Morse, Lewis, Endeavour

Giles Woodforde

T he long-running TV series comes to an end in March 2023.

"You know about these things," Morse author Colin Dexter said to me one afternoon, "Do ITV producers have generous expense accounts?"

It was the early 1980s, and I was then a producer/presenter at Radio Oxford. When a new Morse book came out, Colin would nip into the studio for an interview: his office at the Oxford University Delegacy of Local Examinations was located just behind us in Summertown.

The tales of the irascible Inspector Morse were not well known at the time, although they were beginning to win admiration from discerning readers of crime fiction. The books were published in hardback only - Colin told me ruefully that no paperback publisher was interested: "They say they don't want yet another boring Oxford detective series".

It was against this background that Colin received an approach from an ITV producer. He'd received an invitation to lunch: "You choose where we go," the producer had instructed.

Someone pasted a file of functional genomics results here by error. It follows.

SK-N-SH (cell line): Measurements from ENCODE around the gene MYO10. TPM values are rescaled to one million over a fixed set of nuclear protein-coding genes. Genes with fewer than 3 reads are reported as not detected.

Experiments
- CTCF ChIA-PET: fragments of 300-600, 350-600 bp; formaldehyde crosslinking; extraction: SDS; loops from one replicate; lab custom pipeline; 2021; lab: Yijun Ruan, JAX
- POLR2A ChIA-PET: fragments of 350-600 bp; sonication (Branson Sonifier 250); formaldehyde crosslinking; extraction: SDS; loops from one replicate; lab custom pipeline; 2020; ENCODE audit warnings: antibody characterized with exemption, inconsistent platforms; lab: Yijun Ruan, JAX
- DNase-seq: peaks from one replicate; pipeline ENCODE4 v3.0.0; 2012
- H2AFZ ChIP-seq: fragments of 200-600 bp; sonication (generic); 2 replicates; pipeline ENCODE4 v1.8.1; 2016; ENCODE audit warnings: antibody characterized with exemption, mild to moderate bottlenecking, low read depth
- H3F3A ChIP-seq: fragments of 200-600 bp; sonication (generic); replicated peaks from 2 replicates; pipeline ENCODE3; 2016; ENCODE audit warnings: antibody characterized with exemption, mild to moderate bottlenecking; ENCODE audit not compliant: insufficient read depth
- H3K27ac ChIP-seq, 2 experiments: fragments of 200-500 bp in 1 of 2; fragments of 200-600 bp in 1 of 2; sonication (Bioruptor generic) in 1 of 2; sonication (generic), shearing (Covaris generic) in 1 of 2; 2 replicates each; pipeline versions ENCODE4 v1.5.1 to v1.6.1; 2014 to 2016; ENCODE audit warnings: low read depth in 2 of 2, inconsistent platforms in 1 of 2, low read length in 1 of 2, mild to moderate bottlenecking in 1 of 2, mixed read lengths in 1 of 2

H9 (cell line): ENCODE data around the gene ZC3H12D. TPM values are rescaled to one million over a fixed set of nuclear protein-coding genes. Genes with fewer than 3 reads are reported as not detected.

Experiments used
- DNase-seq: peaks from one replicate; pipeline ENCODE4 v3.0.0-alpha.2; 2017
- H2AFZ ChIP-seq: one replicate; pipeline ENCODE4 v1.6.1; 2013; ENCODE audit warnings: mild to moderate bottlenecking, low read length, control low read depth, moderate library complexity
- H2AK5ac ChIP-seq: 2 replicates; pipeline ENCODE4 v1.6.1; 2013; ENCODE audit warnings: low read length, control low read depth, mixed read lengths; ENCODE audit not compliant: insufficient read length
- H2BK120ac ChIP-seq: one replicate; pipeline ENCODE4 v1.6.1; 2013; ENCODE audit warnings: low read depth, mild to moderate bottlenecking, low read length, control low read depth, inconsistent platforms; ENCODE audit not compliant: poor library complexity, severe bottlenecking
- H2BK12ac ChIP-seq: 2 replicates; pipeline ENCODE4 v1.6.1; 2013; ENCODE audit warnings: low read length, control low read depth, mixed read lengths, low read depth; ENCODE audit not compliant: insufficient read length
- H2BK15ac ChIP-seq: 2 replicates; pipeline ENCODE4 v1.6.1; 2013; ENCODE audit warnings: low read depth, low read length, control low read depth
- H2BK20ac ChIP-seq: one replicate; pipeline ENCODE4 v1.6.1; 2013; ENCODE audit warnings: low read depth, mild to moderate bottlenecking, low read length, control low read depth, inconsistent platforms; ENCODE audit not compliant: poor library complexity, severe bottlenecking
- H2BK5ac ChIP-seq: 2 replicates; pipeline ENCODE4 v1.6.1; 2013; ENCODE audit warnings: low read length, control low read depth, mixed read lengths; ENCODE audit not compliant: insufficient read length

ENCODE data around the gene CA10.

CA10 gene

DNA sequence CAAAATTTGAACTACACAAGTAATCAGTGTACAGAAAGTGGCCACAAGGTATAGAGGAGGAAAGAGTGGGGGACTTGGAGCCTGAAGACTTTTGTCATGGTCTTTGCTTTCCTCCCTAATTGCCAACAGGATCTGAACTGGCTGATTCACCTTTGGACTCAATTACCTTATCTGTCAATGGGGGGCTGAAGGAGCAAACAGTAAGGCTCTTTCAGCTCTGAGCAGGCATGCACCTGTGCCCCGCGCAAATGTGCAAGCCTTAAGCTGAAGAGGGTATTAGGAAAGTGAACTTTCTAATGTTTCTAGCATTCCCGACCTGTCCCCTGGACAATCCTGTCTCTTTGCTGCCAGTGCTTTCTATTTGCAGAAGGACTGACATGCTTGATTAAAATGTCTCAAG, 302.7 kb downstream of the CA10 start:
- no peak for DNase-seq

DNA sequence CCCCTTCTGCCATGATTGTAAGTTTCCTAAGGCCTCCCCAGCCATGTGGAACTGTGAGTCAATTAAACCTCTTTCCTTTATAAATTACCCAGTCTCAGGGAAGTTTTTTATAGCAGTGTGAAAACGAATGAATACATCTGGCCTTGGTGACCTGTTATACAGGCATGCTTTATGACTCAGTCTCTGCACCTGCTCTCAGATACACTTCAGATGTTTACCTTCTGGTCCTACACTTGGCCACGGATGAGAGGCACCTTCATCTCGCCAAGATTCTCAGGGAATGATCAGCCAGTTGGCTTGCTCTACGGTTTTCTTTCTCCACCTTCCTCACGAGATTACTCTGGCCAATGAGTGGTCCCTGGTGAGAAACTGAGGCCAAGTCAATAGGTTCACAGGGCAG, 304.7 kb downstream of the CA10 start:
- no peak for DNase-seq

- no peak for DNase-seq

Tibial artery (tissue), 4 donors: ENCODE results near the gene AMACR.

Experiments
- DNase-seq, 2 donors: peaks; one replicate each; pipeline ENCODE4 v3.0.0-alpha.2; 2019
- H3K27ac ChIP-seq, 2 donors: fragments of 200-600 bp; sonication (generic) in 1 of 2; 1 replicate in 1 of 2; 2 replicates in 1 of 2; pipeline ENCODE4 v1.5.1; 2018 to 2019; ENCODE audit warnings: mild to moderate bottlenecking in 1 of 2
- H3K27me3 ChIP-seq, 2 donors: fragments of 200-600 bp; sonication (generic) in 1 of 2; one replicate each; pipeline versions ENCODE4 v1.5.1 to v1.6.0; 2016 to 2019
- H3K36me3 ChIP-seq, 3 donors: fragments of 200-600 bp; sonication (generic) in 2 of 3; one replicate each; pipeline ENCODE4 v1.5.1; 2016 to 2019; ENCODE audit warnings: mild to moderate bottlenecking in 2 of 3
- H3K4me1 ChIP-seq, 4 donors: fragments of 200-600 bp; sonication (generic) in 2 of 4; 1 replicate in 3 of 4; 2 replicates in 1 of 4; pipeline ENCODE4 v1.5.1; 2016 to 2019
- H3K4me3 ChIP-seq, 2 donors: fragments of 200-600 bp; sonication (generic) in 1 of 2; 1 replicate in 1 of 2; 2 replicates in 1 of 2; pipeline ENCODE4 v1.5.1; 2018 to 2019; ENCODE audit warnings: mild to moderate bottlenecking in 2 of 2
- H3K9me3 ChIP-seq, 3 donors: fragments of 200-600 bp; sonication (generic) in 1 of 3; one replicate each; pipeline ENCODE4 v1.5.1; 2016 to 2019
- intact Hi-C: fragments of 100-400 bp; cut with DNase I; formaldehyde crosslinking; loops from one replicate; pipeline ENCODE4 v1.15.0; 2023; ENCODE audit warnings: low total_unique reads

However, there was a problem. Colin fancied trying Raymond Blanc's Les Quat' Saisons, yet to move out of its original premises in Summertown, but already winning awards for culinary excellence. But would the bill be too high for an ITV expense account? "I don't want to embarrass the poor fellow," Colin said.

"Don't worry," I assured him, "ITV has lashings of money, it's not at all like the BBC." I then added the oh-so-wrong sentence which has haunted me ever since: "You book the Quat' Saisons, then if nothing comes of the meeting, at least you've had a really good lunch."

The producer turned out to be the now legendary Ted Childs, who was soon to become Controller of Drama at Central Television, and producer of a string of hit TV shows.

Morse, then Lewis, then Endeavour duly appeared after that lunch; a truly phenomenal TV saga, which is only ending now, 40 years later.

SEE ALSO by Giles Woodforde
Morse, Lewis, Endeavour
Paw Prints
Going to the Pictures
A Personal Reflection
Yellow Bus

Giles Woodforde is a long-time resident of Kidlington village and was once a familiar voice to listeners of BBC Radio Oxford.
He is best known as a feature writer and reviewer for the Performing Arts for The Oxford Times newspaper.

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